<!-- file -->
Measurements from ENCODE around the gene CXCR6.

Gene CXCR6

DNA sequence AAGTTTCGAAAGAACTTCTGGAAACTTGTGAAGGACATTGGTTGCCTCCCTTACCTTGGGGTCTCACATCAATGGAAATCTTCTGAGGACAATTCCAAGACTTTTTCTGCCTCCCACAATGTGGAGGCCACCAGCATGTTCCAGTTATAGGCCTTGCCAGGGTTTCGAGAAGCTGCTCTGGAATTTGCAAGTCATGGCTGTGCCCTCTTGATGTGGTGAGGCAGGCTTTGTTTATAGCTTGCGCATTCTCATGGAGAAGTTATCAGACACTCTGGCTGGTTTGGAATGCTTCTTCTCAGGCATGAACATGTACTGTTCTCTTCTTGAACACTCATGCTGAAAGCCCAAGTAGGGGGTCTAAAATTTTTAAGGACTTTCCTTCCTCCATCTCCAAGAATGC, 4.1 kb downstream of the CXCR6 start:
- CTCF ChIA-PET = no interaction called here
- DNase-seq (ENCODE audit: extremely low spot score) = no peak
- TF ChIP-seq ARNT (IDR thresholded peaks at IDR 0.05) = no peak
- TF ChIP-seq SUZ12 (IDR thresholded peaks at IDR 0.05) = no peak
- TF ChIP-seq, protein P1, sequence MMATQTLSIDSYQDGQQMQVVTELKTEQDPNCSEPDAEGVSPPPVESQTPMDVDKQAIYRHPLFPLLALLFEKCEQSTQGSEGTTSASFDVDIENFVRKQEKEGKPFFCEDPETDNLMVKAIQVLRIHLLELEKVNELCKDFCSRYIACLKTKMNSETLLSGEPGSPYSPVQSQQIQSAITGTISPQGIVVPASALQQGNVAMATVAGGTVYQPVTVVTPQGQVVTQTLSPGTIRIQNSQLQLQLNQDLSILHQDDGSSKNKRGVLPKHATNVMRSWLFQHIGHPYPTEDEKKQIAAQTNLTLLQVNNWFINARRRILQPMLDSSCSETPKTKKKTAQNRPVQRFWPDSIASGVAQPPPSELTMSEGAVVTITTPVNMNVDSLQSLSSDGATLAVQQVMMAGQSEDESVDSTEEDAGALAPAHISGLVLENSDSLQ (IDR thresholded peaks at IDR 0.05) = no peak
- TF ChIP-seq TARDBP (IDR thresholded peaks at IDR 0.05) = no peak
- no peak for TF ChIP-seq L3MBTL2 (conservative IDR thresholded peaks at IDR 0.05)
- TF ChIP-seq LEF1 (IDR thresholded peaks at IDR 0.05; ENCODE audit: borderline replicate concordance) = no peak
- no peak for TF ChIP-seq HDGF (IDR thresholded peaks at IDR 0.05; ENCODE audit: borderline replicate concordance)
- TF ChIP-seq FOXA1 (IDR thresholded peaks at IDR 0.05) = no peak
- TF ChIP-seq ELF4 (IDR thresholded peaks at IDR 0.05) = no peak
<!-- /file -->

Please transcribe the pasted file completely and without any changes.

Measurements from ENCODE around the gene CXCR6.

Gene CXCR6

DNA sequence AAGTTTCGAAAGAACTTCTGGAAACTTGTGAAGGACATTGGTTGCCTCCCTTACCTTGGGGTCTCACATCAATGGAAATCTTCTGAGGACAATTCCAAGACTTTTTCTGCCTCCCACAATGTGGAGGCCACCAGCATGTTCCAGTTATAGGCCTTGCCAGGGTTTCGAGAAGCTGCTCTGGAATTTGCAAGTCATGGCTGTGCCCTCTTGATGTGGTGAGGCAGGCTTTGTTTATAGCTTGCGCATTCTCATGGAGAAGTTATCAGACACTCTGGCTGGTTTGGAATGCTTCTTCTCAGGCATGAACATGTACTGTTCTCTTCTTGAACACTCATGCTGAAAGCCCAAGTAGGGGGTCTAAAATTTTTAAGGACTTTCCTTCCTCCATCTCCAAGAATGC, 4.1 kb downstream of the CXCR6 start:
- CTCF ChIA-PET = no interaction called here
- DNase-seq (ENCODE audit: extremely low spot score) = no peak
- TF ChIP-seq ARNT (IDR thresholded peaks at IDR 0.05) = no peak
- TF ChIP-seq SUZ12 (IDR thresholded peaks at IDR 0.05) = no peak
- TF ChIP-seq, protein P1, sequence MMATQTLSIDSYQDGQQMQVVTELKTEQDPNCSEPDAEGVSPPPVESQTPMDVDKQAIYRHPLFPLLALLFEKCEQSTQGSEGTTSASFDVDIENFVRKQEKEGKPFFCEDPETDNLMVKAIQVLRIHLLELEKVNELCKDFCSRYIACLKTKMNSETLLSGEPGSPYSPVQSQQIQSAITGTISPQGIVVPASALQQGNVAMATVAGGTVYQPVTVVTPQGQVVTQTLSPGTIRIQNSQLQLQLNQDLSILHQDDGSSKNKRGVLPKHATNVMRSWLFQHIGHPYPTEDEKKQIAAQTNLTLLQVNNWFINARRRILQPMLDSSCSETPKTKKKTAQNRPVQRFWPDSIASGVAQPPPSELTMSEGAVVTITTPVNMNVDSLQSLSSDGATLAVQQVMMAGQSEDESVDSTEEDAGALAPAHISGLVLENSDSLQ (IDR thresholded peaks at IDR 0.05) = no peak
- TF ChIP-seq TARDBP (IDR thresholded peaks at IDR 0.05) = no peak
- no peak for TF ChIP-seq L3MBTL2 (conservative IDR thresholded peaks at IDR 0.05)
- TF ChIP-seq LEF1 (IDR thresholded peaks at IDR 0.05; ENCODE audit: borderline replicate concordance) = no peak
- no peak for TF ChIP-seq HDGF (IDR thresholded peaks at IDR 0.05; ENCODE audit: borderline replicate concordance)
- TF ChIP-seq FOXA1 (IDR thresholded peaks at IDR 0.05) = no peak
- TF ChIP-seq ELF4 (IDR thresholded peaks at IDR 0.05) = no peak